Friday, 5 June 2020

An introduction to SVG - part 1

I little while back I blogged about recreating the Concentrichon using JavaScript and canvas drawing rather than the SVG of the original. In that post I mentioned that my JavaScript book had only built games using canvas drawing and I wondered now if readers of that book would be interested in a general introduction to SVG. There are many instances where SVG rather than canvas drawing would be the most appropriate tool for displaying and animating particular images.

SVG stands for Scalable Vector Graphics and it is a 2D image format that uses XML (Extensible Markup Language) syntax. Two TLAs in that sentence but there you go. Vector Graphic images are defined in terms of points on a plane with lines and curves joining the points. As the relative position of each point can be adjusted then the image can be scaled without degradation. Individual lines and curves can have defined colour, thickness and fill. Each time such an image is rendered then it is drawn afresh from the XML definition. SVG animations are baked into the specification and many effects can be achieved without program code.

My introduction to the JavaScript programming of SVG images starts with a project but veers off (many, probably most, will be glad to know) to cover some wider aspects of this graphics format than would be exercised by my wanting to reproduce an interactive version of that analogue calculating device known as a slide rule.

<Aside topic=”Slide Rules”>

Feel free to skip this section if you just want to start in on some SVG.

I was looking through some bits and bobs that came from a draw in my Father’s house when it was being cleared for sale. One of the items was a slide rule and it was found alongside the early “Sinclair Executive” calculator that replaced it. It is small (nominally 6” probably) and pretty similar to the one I remember buying with my first student grant money in the very late 1960s when they were still pretty much the state of the art for calculators. Around that time though, I did come into contact with an electronic Anita calculator but they were staggeringly expensive and you could hardly slip one in your pocket or even carry one very far.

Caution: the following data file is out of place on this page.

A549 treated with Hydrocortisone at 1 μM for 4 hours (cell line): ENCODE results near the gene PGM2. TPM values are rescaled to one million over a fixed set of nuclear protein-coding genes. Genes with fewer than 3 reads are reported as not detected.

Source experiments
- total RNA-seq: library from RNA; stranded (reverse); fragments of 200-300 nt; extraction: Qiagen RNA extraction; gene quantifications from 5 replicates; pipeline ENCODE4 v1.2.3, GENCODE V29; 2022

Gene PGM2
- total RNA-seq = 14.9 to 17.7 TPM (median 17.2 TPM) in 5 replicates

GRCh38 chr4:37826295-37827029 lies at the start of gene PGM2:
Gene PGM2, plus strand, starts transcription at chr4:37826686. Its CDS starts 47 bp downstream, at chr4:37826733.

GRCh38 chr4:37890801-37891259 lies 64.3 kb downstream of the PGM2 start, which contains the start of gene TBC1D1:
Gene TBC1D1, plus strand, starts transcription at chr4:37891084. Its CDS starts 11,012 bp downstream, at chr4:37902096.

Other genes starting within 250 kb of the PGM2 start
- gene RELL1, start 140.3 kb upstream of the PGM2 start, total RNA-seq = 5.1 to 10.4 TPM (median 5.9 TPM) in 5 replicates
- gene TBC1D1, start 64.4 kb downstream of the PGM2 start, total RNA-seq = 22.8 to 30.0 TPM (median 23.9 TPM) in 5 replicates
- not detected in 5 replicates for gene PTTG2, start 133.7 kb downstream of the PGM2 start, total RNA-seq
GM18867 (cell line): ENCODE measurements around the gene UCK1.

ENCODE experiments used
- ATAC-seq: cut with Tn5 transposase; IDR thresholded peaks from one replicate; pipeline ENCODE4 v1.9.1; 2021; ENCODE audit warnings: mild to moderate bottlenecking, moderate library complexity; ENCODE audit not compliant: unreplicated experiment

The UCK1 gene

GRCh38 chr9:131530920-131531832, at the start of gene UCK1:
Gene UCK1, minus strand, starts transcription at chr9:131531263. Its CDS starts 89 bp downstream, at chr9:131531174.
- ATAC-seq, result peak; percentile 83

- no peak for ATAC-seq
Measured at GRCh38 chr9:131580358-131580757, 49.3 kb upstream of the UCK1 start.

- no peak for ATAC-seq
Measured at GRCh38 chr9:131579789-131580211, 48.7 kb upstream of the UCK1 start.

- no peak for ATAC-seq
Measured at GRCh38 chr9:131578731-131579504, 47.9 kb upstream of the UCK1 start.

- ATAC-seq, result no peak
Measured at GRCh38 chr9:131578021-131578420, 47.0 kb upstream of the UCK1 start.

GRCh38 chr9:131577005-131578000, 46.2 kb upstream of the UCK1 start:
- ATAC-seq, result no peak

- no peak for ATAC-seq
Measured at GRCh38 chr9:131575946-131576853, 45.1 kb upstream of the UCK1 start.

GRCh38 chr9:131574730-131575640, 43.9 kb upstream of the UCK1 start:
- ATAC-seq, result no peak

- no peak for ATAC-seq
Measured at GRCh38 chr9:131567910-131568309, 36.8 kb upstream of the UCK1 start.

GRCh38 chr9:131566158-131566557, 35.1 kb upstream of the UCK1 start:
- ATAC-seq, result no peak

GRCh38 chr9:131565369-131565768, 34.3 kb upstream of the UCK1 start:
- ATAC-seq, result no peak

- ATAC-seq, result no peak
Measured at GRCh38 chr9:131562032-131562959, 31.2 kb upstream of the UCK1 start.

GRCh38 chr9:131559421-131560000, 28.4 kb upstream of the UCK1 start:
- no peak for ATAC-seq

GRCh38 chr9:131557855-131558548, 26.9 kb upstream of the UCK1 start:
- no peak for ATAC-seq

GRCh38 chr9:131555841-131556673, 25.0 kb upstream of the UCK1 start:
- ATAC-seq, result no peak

The Sinclair Executive calculator came out in 1972 and cost £79.95 (over £1000 in 2020 money) and I probably paid £5 or £6 for the slide rule three or four years before that (still an appreciable cost that needed some internal debate to justify).

The slide rule was invented sometime between 1620 and 1630 with new functions developed and added over time until the device became the tool of choice for the developing field of engineering.

How do they work? It is pretty easy to see how two rulers could be used to do simple addition and subtraction. We can try adding 3 and 8.


We position the start on the lower ruler’s scale at one of the two values (in this case 3) and read off the sum of 3 and 8 on the scale of the upper ruler (see the red line). It should also be obvious that the same positioning could be used to calculate 11 minus 8 or any other pair of values on the two ruler scales.

Now such a simple mechanical device for adding two numbers together would not be terribly useful even if they were decimal fractions such as 3.4 and 8.7 which would be easy to do with the rulers shown above. However being able to multiply (say) 1.65 by 3.45 would be more challenging mental arithmetic for most. When I was at school, we used logarithms for such calculations.

The logarithm (base 10) of a number is the number expressed as a power of 10.